Second EIA-positive horse identified In Colo.; case is unrelated to August 2018 EIA investigation
BROOMFIELD, Colo. — On Sept. 28, the Colorado Department of Agriculture’s, State Veterinarian’s Office, was notified a second Colorado horse has tested positive for Equine Infectious Anemia. Though both horses reside in Weld County, the two cases are unrelated.
“While the investigation is in its initial stages, it is clear the affected horse is unrelated to horses, locations or movements to the previous case in 2018. The affected horse and other horses on the second Weld County property are subject to a quarantine, which restricts movement of any horses on or off the property. The remaining horses at the facility will be observed, tested and then retested in 60 days,” said State Veterinarian Keith Roehr. “It is important to note that the risk of disease transmission to other horses in Colorado at this time is low, due to the fact that there are not any horses housed on adjacent properties, which also lowers the risk of biting horse flies in the area.”
The positive test was conducted by CDA’s Rocky Mountain Regional Animal Health Laboratory. EIA information is available at http://www.cfsph.iastate.edu/Factsheets/pdfs/equine_infectious_anemia.pdf.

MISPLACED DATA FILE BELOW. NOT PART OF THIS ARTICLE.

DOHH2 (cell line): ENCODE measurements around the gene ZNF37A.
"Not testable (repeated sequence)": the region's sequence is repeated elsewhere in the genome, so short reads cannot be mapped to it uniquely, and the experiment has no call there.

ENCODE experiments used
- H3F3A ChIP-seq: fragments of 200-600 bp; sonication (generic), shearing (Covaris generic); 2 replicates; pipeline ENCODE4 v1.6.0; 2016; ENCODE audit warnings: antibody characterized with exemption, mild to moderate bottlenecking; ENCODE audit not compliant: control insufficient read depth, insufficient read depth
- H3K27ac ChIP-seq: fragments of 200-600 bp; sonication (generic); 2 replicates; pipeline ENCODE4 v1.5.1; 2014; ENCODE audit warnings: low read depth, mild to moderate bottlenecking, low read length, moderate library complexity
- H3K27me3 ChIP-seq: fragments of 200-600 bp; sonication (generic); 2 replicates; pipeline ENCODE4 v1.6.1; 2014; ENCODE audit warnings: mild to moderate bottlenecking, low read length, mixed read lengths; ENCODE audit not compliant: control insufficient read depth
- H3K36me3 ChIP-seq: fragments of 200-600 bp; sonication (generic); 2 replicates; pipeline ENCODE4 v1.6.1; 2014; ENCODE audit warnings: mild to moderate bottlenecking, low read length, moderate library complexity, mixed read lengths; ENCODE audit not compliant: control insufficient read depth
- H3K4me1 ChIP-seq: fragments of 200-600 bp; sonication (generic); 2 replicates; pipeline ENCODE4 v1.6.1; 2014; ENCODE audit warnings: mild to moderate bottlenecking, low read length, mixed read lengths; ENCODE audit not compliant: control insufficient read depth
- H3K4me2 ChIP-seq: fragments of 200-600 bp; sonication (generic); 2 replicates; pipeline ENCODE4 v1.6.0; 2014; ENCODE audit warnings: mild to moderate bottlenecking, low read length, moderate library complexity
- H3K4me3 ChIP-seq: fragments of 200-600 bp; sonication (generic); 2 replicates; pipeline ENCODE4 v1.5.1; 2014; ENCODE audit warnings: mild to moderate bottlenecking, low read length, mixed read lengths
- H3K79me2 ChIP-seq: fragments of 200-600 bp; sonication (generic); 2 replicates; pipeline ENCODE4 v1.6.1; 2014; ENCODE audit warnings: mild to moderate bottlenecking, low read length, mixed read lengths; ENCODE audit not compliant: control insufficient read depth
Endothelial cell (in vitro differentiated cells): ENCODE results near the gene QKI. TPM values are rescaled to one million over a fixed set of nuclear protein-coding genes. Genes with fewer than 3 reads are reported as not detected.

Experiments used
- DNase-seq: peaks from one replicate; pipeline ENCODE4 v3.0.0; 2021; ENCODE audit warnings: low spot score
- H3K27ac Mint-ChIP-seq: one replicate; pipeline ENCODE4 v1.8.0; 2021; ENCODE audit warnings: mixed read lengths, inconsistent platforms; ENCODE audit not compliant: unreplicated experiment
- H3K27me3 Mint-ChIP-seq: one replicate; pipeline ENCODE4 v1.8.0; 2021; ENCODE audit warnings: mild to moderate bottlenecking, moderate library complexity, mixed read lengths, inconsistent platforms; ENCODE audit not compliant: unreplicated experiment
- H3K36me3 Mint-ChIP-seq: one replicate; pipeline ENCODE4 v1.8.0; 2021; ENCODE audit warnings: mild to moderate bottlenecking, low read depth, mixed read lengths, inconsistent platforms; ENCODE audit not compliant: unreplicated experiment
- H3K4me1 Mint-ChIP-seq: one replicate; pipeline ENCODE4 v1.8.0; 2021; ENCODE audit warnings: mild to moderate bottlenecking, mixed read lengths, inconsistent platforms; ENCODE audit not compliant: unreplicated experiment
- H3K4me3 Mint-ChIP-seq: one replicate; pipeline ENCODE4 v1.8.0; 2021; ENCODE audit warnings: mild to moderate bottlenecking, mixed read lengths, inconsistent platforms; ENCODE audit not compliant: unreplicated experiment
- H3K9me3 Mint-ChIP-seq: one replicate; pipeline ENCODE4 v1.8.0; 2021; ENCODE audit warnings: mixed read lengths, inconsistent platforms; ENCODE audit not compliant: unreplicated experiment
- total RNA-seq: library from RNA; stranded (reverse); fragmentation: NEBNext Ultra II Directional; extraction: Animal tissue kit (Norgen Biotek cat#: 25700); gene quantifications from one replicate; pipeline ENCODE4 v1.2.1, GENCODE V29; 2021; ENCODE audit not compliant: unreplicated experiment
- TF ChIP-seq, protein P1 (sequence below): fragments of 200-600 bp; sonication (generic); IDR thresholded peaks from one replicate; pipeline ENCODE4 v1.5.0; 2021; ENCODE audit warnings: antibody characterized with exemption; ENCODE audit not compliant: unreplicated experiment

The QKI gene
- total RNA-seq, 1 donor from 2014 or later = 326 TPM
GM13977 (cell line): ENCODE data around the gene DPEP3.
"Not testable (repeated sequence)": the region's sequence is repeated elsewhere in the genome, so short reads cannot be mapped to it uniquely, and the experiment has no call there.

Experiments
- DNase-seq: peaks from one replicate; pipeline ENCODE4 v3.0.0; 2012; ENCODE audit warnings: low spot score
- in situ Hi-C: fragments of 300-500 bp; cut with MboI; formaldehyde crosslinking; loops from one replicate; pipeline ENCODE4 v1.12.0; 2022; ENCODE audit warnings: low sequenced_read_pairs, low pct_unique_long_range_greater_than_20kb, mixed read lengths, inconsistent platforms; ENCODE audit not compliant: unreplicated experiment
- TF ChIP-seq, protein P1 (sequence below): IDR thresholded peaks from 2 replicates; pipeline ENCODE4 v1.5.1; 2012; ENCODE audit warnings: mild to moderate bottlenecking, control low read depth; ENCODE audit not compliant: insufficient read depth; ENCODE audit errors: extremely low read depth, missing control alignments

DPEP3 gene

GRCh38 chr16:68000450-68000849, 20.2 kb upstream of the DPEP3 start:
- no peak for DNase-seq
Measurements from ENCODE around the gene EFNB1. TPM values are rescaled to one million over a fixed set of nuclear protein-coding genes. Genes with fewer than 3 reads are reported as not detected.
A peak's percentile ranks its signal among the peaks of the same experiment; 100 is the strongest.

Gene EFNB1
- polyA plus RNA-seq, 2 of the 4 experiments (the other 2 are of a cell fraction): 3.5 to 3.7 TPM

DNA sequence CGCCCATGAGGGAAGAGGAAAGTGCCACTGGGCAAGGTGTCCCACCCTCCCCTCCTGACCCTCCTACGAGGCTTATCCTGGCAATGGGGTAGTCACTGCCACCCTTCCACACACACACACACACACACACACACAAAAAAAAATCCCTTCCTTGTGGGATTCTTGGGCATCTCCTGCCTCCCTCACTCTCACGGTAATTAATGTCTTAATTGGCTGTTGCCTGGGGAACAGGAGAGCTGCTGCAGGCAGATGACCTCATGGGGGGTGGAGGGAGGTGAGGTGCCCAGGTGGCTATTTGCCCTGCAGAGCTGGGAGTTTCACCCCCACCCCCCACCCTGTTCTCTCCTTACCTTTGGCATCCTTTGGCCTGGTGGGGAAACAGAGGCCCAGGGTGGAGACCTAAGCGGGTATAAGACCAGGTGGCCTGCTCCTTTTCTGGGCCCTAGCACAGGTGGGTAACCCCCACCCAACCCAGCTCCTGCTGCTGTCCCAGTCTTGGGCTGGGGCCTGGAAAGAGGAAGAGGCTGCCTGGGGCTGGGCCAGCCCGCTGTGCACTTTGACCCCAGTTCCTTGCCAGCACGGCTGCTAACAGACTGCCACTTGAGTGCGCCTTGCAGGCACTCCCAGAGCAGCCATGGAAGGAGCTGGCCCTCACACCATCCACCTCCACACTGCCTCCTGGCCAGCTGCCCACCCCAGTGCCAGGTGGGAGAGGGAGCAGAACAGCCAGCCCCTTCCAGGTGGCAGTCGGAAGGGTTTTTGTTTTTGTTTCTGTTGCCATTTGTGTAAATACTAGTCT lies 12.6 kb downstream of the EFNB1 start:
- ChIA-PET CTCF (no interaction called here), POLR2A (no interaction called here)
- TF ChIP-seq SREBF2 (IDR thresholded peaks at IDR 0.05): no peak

FAQs about Equine Infectious Anemia
What is Equine Infectious Anemia?
Equine Infectious Anemia is a viral disease spread by bloodsucking insects, inappropriate use of needles, or other equipment used between susceptible equine animals such as horses, mules and donkeys. Horses may not appear to have any symptoms of the disease, although it also can cause high fever, weakness, weight loss, an enlarged spleen, anemia, weak pulse and even death.
How is it spread?
It is spread most commonly through blood by biting flies such as horse flies and deer flies. It is important for horse owners to use fly control methods to reduce disease transmission for EIA and other equine viruses.
What happens to an infected horse?
There is no cure for the disease, so infected animals must be quarantined for life or euthanized.
Is there a danger to people?
No. The disease can only be spread to horses, mules and donkeys.
Is the disease common?
No. There has only been a small number of cases in the United States, although the disease exists in other parts of the world. A map of cases from the year 2015 is available at https://www.aphis.usda.gov/aphis/ourfocus/animalhealth/animal-disease-information/horse-disease-information/equine-infectious-anemia/ct_eia_distribution_maps.
How is the disease controlled?
Equine Infectious Anemia is a disease for which horses must be tested annually before they can be transported across state lines. The test for EIA is commonly called a Coggins Test. The horse at Arapahoe Park last tested negative in May of 2015. ❖
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